CVD News Watch October 31



Happy Halloween, everyone. Here is your heart news round up for this week. Plus a couple of reminders: Watch your sweets intake! And for the Americans, don’t forget to vote.

CVD heart treatment watch

Total artificial heart to be ready by 2011: research team

News of hope amidst the financial crisis. Three years from now, a fully implantable artificial heart should be ready, according to French heart transplant specialist Alain Carpentier. The prototype artificial heart has been tested successfully in animals. Although based in France, the project is actually a collaboration between several European scientists, researchers, and funding agencies. However, it’s not only the Europeans, but also Americans, Japanese and Korean scientists who are testing similar prototypes. The European prototype is “made from chemically treated animal tissues, these “biomaterials” are designed to avoid rejection by the patient’s immune system or blood clotting, a recurrent problem with existing artificial hearts.” This is really good news for those who are waiting for a heart donor.

CVD patient watch

Are you phonagnosic?

Phonagnosia is a condition wherein a person does not have the ability to recognize voices. Phonagnosia is very rare and has been reported after suffering a stroke or brain damage. “[It] has only been documented so far in people with brain lesions in the right hemisphere following a stroke or brain damage, and the mechanisms behind it are not well understood. Researchers at the University College London reports a first and only case of somebody born with phonagnosia in the journal Neuropsychologia.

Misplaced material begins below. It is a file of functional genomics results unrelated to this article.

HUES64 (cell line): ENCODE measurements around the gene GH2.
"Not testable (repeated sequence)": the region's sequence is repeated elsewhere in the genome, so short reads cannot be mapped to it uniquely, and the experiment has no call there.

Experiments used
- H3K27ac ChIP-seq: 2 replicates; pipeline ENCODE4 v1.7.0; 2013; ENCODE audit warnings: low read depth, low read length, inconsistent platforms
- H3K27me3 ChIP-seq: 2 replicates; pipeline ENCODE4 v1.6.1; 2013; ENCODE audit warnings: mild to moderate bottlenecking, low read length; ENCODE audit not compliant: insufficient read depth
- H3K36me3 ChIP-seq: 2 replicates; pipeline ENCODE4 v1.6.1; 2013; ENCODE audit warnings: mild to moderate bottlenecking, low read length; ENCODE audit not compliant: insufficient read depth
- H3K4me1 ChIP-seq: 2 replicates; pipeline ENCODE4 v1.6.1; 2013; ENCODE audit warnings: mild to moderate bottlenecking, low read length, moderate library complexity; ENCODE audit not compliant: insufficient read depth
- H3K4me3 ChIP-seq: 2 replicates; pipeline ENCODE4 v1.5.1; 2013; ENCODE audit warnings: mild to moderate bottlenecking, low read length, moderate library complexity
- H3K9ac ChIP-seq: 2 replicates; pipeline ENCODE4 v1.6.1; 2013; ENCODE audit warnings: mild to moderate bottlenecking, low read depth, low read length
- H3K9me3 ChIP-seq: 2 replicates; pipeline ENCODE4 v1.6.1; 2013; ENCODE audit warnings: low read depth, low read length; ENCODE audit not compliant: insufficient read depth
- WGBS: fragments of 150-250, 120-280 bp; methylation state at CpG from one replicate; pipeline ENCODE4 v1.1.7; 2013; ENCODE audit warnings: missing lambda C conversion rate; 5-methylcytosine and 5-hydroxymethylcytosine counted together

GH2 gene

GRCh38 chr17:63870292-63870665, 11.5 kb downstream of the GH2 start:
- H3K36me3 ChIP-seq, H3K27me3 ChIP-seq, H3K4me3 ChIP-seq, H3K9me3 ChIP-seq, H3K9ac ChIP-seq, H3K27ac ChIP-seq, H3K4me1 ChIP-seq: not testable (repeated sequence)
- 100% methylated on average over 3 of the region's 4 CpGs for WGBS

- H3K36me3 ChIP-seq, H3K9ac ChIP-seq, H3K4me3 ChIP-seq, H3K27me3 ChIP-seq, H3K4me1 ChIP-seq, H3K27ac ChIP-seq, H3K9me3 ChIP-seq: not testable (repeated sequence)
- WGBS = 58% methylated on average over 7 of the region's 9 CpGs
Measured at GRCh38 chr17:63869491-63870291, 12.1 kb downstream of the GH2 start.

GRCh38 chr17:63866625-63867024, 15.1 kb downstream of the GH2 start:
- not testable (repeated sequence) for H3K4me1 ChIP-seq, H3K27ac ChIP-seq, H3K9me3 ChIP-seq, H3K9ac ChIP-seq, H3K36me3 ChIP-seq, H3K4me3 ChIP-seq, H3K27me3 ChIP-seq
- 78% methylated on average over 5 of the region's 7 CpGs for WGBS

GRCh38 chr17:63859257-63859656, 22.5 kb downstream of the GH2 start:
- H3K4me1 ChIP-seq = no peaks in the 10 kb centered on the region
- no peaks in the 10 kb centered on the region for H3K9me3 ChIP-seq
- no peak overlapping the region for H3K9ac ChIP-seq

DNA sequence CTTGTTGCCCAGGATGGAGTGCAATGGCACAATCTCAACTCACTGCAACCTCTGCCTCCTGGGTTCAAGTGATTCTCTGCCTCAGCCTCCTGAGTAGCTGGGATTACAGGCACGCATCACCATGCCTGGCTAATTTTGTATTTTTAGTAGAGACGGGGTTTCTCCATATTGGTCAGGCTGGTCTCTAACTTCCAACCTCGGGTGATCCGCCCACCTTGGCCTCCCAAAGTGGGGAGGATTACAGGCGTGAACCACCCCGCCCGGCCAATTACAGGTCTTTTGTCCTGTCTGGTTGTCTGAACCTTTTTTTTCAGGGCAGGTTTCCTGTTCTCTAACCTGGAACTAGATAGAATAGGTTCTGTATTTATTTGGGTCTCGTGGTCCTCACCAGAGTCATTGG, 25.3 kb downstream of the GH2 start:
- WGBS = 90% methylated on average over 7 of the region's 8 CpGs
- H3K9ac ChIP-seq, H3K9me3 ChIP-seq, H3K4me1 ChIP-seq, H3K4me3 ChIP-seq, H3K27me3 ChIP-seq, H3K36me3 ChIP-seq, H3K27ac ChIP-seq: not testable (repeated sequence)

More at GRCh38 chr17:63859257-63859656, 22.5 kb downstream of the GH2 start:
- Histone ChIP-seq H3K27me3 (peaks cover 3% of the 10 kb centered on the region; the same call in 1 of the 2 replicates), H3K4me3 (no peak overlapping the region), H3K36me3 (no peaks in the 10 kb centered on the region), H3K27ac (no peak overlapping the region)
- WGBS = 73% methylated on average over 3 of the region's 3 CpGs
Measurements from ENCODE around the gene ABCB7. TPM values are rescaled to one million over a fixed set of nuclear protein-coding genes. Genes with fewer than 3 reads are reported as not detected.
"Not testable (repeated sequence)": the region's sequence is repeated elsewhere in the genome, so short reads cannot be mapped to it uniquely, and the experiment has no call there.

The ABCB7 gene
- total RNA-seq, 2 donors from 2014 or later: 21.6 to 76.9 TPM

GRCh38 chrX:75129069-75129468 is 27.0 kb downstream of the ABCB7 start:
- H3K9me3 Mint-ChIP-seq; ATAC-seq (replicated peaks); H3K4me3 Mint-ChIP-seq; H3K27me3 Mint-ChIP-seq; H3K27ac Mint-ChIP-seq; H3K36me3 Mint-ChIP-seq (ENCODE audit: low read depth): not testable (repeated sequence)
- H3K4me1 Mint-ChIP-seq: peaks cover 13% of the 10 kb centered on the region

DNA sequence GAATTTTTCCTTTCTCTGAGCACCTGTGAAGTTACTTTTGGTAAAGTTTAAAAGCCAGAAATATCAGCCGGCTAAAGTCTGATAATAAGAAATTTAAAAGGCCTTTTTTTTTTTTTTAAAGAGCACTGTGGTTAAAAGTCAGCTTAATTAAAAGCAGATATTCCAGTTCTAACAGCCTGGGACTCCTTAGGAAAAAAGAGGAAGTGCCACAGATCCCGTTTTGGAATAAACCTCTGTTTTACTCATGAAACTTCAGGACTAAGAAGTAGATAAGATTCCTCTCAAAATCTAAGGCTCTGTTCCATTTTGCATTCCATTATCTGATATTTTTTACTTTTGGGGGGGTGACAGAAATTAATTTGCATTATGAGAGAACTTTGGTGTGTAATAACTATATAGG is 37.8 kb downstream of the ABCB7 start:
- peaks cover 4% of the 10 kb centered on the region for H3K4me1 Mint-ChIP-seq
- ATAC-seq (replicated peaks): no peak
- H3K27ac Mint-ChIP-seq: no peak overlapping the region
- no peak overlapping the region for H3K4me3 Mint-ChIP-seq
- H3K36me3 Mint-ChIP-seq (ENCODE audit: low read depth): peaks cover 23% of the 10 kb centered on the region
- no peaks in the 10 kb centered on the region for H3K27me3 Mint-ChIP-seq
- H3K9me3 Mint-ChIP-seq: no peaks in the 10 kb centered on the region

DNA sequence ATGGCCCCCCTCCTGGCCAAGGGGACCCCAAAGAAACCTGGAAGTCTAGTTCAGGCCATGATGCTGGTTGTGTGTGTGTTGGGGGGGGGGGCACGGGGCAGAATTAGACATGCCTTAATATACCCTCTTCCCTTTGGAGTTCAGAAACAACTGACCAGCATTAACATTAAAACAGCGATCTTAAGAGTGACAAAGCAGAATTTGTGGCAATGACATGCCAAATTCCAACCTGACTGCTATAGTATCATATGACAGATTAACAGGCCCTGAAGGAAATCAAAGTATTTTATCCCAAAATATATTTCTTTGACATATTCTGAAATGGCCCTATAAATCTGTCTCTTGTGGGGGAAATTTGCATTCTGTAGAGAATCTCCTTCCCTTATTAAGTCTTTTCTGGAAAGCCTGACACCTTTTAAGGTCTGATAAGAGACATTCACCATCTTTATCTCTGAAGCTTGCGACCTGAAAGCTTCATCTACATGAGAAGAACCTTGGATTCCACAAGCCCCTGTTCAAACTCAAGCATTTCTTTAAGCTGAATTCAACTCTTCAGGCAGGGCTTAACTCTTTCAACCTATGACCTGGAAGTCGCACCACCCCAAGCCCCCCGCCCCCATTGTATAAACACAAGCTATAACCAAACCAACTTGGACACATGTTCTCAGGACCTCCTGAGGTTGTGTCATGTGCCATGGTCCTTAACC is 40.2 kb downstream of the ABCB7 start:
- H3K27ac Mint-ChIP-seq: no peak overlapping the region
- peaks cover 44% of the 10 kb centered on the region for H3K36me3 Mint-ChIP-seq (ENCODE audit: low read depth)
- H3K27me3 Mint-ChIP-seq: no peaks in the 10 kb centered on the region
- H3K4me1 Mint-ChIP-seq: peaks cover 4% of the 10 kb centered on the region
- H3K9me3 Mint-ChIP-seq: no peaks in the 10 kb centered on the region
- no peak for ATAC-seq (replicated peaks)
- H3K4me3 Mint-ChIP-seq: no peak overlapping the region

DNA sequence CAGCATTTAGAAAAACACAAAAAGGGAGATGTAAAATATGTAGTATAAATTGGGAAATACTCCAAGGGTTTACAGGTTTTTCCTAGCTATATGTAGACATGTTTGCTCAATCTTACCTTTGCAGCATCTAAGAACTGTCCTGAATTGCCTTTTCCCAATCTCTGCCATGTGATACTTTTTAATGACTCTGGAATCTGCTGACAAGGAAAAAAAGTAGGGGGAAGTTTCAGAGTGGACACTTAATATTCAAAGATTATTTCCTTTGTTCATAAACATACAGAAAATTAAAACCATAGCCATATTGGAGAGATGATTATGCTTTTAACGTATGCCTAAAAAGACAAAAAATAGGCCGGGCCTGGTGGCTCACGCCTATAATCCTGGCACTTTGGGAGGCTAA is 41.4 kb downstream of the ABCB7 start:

CVD obesity watch

Scripps research scientists develop a new strategy to fight obesity

Is an immunotherapeutic approach the answer to the obesity epidemic? Antibodies to fight obesity? Scientists at the Scripps Research Institute tested an antibody in mice that works against the gastric hormone ghrelin. Ghrelin has been linked to weight gain and fat storage. The antibody catalyst GHR-11E11 increased the metabolic rate and suppressed feeding in treated laboratory mice.

CVD health care watch

Patients’ Perception of Hospital Care in the United States

This study evaluated the perception of Americans regarding healthcare in their country. The results show that most Americans are moderately satisfied with the care they received in clinics and hospitals.  The survey of patient perception is based on the following six components: communication with physicians, communication with nurses, communication about medications, quality of nursing services, adequacy of planning for discharge, and pain management. The best-rated hospital has 67.4% of a hospital’s of its patients declare that they definitely recommend the hospital.

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NOTE: The contents in this blog are for informational purposes only, and should not be construed as medical advice, diagnosis, treatment or a substitute for professional care. Always seek the advice of your physician or other qualified health professional before making changes to any existing treatment or program. Some of the information presented in this blog may already be out of date.
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